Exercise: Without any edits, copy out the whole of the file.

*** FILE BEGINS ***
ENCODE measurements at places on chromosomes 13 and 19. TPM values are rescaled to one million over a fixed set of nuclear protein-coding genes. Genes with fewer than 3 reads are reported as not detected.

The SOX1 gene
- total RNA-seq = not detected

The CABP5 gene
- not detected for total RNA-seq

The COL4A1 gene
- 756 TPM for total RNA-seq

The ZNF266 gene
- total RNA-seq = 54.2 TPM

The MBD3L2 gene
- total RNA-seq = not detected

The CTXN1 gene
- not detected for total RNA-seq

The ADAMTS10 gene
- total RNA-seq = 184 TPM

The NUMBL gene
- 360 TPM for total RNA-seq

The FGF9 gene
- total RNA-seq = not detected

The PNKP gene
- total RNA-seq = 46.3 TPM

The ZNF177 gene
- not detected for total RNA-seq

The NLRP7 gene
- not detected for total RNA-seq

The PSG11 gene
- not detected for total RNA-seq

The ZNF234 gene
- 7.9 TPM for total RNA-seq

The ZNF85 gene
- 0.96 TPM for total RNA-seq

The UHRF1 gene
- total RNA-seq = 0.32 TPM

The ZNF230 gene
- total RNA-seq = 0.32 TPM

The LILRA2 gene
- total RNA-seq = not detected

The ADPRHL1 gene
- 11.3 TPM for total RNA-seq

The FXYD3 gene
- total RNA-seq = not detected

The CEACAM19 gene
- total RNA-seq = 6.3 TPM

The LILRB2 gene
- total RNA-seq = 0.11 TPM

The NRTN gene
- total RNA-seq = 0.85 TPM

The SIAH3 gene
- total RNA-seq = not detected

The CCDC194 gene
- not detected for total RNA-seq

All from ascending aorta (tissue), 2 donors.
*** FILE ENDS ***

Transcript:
ENCODE measurements at places on chromosomes 13 and 19. TPM values are rescaled to one million over a fixed set of nuclear protein-coding genes. Genes with fewer than 3 reads are reported as not detected.

The SOX1 gene
- total RNA-seq = not detected

The CABP5 gene
- not detected for total RNA-seq

The COL4A1 gene
- 756 TPM for total RNA-seq

The ZNF266 gene
- total RNA-seq = 54.2 TPM

The MBD3L2 gene
- total RNA-seq = not detected

The CTXN1 gene
- not detected for total RNA-seq

The ADAMTS10 gene
- total RNA-seq = 184 TPM

The NUMBL gene
- 360 TPM for total RNA-seq

The FGF9 gene
- total RNA-seq = not detected

The PNKP gene
- total RNA-seq = 46.3 TPM

The ZNF177 gene
- not detected for total RNA-seq

The NLRP7 gene
- not detected for total RNA-seq

The PSG11 gene
- not detected for total RNA-seq

The ZNF234 gene
- 7.9 TPM for total RNA-seq

The ZNF85 gene
- 0.96 TPM for total RNA-seq

The UHRF1 gene
- total RNA-seq = 0.32 TPM

The ZNF230 gene
- total RNA-seq = 0.32 TPM

The LILRA2 gene
- total RNA-seq = not detected

The ADPRHL1 gene
- 11.3 TPM for total RNA-seq

The FXYD3 gene
- total RNA-seq = not detected

The CEACAM19 gene
- total RNA-seq = 6.3 TPM

The LILRB2 gene
- total RNA-seq = 0.11 TPM

The NRTN gene
- total RNA-seq = 0.85 TPM

The SIAH3 gene
- total RNA-seq = not detected

The CCDC194 gene
- not detected for total RNA-seq

All from ascending aorta (tissue), 2 donors.